1. Jesus died by crucifixion: Ehrman says: “One of the most certain facts of history is that Jesus was crucified on orders of the Roman prefect of Judea, Pontius Pilate” (see The New Testament: An Historical Introduction to the Early Christian Writings, pgs, 261-262).

2. Very shortly after Jesus’ death, the disciples had experiences that led them to believe and proclaim that Jesus had been resurrected and had appeared to them: Ehrman says: “Why, then, did some of the disciples claim to see Jesus alive after his crucifixion? I don’t doubt at all that some disciples claimed this. We don’t have any of their written testimony, but Paul, writing about twenty-five years later, indicates that this is what they claimed, and I don’t think he is making it up. And he knew are least a couple of them, whom he met just three years after the event (Galatians 1:18-19).” ( see The New Testament: An Historical Introduction to the Early Christian Writings, pgs, 282).

3. Within a few years after Jesus death, Paul converted after a personal experience that he interpreted as a post resurrection appearance of Jesus to him: Ehrman says: “There is no doubt that [Paul] believed that he saw Jesus’ real but glorified body raised from the dead.” (see see see The New Testament: An Historical Introduction to the Early Christian Writings, pgs, 301).

So as you can see, it really boils down to what accounts for the post mortem resurrection appearances. And what do skeptics generally punt to account for the appearances? Subjective visions or hallucinations. I discuss this issue in greater detail in  my post here:   Licona and others have responded to it as well. This shouldn’t be a shock given that the biggest hurdle in the minimal facts argument is the issue of metaphysics (i.e., the study of being, reality). Granted, there have been many books written about the issue of miracles and it would seem that Hume’s dogmatism that many atheists seem to repeat isn’t as strong as it once was.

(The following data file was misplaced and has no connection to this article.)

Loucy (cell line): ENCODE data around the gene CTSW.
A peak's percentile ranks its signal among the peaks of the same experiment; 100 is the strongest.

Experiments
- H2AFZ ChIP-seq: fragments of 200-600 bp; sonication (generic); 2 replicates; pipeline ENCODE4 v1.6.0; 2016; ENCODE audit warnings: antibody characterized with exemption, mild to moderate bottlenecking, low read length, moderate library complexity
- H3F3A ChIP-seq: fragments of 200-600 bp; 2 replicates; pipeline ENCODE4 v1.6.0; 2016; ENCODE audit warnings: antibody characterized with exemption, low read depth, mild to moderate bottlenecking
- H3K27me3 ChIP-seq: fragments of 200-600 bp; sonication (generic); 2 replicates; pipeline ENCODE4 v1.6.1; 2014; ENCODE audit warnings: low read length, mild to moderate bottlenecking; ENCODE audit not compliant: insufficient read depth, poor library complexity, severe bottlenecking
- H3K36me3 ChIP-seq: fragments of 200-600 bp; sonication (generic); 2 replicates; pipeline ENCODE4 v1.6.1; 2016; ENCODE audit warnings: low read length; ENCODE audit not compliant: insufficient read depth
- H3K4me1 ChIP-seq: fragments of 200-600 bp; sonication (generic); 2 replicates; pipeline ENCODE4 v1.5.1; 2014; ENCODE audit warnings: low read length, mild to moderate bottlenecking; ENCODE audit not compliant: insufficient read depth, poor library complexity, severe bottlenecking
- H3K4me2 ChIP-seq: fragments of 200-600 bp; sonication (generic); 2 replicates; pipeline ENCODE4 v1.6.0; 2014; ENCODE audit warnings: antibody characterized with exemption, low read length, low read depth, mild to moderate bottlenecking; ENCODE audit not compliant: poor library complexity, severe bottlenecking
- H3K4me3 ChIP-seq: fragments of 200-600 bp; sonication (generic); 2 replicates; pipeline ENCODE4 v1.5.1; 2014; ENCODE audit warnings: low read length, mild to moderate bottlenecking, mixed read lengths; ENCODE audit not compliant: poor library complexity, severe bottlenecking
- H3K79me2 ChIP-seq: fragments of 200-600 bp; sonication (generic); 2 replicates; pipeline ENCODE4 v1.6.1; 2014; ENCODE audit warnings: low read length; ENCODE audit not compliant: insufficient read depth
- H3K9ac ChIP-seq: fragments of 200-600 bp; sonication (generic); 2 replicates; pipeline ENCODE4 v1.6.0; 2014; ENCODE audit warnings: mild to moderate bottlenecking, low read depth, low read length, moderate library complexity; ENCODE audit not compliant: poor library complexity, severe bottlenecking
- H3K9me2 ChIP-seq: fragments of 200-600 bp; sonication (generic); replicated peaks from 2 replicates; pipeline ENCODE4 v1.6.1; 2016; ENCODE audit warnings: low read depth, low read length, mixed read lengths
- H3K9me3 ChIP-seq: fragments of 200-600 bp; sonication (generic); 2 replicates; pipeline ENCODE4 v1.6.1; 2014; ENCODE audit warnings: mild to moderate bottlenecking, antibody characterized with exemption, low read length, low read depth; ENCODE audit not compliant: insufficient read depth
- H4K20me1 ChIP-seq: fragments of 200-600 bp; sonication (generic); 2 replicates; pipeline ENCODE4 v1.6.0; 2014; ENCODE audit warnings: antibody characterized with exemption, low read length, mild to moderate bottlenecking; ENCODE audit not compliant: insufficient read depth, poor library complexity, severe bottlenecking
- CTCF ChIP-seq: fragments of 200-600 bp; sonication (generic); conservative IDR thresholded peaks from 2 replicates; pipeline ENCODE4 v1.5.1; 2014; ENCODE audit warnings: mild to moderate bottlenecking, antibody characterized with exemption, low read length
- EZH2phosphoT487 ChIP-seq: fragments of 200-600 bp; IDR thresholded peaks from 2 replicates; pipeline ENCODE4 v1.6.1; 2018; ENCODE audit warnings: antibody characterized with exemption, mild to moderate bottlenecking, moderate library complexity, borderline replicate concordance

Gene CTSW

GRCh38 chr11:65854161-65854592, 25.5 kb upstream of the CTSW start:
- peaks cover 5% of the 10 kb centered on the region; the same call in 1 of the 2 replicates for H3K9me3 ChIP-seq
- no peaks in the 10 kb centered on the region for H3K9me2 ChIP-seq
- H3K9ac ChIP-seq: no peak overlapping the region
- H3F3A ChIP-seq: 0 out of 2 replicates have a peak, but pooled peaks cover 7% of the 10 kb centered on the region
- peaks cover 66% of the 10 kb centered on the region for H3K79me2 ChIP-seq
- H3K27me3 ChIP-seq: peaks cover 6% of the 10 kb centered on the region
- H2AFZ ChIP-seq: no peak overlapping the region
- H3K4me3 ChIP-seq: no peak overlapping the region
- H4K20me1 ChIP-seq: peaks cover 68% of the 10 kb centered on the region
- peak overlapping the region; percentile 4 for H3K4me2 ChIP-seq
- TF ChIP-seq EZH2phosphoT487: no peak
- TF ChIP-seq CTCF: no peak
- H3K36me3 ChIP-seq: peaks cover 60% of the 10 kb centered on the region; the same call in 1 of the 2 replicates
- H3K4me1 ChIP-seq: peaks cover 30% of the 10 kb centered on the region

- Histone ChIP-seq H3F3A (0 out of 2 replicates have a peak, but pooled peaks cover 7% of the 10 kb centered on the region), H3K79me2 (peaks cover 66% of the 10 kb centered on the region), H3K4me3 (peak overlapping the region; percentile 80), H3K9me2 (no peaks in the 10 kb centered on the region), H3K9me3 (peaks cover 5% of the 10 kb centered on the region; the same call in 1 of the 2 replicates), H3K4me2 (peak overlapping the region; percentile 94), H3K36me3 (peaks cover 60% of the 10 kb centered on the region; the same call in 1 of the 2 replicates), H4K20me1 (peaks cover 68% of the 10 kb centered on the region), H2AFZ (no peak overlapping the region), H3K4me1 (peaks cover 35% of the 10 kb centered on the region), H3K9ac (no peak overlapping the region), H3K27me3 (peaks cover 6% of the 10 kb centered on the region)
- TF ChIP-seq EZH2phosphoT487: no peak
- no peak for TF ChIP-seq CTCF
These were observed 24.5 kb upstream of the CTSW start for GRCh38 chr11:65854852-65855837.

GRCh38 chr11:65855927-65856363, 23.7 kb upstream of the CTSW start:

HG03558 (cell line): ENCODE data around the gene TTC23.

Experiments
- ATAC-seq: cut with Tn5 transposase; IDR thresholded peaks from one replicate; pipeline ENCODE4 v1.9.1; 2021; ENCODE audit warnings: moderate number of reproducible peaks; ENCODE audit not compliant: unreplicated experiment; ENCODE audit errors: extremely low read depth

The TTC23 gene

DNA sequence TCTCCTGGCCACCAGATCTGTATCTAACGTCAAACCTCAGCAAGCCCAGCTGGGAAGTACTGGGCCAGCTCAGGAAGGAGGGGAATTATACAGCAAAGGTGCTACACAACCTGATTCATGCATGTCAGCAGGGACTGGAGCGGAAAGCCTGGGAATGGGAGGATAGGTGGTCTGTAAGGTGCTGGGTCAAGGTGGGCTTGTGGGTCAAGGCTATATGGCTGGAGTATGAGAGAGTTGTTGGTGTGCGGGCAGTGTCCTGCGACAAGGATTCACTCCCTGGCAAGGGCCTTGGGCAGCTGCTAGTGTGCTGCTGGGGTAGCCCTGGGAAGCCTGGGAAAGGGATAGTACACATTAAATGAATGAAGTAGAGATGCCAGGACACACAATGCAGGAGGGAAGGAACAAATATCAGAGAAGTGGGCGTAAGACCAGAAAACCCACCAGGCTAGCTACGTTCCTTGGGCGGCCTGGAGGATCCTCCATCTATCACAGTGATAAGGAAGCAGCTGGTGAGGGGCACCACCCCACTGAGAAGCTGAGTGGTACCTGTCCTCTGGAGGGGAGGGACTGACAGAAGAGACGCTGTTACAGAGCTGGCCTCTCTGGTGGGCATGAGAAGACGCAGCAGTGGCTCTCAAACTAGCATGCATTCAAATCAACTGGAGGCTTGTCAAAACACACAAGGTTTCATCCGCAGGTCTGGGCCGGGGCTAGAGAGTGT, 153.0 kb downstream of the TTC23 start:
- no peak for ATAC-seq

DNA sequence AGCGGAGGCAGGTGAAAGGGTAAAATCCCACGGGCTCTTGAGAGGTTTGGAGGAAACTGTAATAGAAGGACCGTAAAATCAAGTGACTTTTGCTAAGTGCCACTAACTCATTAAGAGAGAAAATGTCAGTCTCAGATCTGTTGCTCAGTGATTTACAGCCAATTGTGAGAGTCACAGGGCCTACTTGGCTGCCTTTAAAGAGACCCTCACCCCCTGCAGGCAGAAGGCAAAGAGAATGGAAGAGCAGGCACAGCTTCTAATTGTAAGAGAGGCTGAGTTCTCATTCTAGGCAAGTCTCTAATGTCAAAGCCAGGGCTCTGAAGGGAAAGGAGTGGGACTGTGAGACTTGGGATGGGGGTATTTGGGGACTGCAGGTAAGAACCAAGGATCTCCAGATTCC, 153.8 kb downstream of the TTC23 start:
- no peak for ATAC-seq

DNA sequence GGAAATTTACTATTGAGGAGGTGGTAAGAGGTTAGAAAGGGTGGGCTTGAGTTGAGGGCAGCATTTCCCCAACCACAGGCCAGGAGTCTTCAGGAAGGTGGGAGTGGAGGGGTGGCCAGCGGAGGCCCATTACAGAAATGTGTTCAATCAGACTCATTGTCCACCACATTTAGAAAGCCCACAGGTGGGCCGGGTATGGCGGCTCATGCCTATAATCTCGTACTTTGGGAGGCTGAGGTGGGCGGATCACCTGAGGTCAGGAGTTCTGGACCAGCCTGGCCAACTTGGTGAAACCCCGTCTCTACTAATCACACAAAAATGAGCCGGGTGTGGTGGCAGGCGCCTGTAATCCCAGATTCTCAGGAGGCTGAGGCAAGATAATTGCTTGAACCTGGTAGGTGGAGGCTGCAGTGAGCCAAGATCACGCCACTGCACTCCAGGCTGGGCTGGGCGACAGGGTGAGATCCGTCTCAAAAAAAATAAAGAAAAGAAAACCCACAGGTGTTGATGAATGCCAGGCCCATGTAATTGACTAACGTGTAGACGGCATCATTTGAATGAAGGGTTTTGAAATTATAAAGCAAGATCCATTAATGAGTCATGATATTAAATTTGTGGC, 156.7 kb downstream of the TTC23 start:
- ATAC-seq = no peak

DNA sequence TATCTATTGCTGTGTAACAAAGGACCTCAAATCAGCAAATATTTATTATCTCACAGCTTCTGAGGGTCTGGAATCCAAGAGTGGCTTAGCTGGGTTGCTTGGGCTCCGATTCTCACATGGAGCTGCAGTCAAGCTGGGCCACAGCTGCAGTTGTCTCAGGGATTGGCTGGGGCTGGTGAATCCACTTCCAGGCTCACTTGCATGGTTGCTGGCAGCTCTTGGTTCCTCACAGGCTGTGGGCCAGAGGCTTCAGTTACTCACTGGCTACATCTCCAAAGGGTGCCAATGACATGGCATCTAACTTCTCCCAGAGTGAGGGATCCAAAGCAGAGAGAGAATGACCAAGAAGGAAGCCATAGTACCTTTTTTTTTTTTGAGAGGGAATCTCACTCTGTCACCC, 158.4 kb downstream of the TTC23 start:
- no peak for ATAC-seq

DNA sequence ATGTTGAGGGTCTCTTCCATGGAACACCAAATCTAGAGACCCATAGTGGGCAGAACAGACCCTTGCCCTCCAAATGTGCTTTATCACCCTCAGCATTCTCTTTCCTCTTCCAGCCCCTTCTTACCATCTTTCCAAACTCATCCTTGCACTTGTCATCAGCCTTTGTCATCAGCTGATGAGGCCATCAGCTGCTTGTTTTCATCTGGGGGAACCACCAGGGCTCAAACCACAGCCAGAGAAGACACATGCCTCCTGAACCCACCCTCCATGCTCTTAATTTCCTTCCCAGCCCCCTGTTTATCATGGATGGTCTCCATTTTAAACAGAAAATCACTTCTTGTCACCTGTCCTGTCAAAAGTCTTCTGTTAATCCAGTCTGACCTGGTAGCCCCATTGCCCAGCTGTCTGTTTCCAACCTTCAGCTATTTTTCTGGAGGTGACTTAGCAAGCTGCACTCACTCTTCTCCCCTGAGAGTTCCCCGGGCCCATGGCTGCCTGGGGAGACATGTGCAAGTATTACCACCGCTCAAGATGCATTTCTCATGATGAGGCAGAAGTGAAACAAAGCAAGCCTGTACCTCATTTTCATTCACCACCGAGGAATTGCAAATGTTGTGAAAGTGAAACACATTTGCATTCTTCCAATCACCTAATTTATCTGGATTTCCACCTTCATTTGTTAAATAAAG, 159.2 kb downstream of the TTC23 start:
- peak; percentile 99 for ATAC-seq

But in the end, the debate over the resurrection is always going to be about metaphysics. One approach is what it called the a priori  approach while the other is called the a posteriori approach. Deductive reasoning is called a priori (prior to looking at the facts) and inductive reasoning is called a posteriori (after seeing the evidence). If one has decided that many of the events in the New Testament are not possible (because of an a priori commitment to naturalism), it will impact how they interpret the evidence (after examining it).  Let  me give an illustration by Natasha Crain: